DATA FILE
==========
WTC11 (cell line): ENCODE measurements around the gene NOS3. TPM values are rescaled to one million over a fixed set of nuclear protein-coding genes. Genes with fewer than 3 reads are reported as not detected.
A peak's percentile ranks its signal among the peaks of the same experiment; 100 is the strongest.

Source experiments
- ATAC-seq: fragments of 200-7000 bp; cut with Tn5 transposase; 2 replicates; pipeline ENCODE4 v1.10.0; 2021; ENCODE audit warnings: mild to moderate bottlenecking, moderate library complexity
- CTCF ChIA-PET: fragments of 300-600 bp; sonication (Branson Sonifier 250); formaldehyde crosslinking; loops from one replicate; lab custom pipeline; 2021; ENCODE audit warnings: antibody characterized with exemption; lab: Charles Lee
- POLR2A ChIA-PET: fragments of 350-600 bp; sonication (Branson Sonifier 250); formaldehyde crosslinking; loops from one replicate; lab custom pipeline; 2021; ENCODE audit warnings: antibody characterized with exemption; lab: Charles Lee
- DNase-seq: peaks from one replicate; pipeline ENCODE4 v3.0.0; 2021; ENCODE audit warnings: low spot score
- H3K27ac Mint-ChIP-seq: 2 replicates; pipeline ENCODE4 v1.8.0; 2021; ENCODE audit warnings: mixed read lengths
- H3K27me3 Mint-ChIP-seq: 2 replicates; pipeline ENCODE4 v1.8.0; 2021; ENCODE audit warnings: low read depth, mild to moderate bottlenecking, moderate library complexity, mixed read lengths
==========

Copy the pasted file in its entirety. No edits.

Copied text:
WTC11 (cell line): ENCODE measurements around the gene NOS3. TPM values are rescaled to one million over a fixed set of nuclear protein-coding genes. Genes with fewer than 3 reads are reported as not detected.
A peak's percentile ranks its signal among the peaks of the same experiment; 100 is the strongest.

Source experiments
- ATAC-seq: fragments of 200-7000 bp; cut with Tn5 transposase; 2 replicates; pipeline ENCODE4 v1.10.0; 2021; ENCODE audit warnings: mild to moderate bottlenecking, moderate library complexity
- CTCF ChIA-PET: fragments of 300-600 bp; sonication (Branson Sonifier 250); formaldehyde crosslinking; loops from one replicate; lab custom pipeline; 2021; ENCODE audit warnings: antibody characterized with exemption; lab: Charles Lee
- POLR2A ChIA-PET: fragments of 350-600 bp; sonication (Branson Sonifier 250); formaldehyde crosslinking; loops from one replicate; lab custom pipeline; 2021; ENCODE audit warnings: antibody characterized with exemption; lab: Charles Lee
- DNase-seq: peaks from one replicate; pipeline ENCODE4 v3.0.0; 2021; ENCODE audit warnings: low spot score
- H3K27ac Mint-ChIP-seq: 2 replicates; pipeline ENCODE4 v1.8.0; 2021; ENCODE audit warnings: mixed read lengths
- H3K27me3 Mint-ChIP-seq: 2 replicates; pipeline ENCODE4 v1.8.0; 2021; ENCODE audit warnings: low read depth, mild to moderate bottlenecking, moderate library complexity, mixed read lengths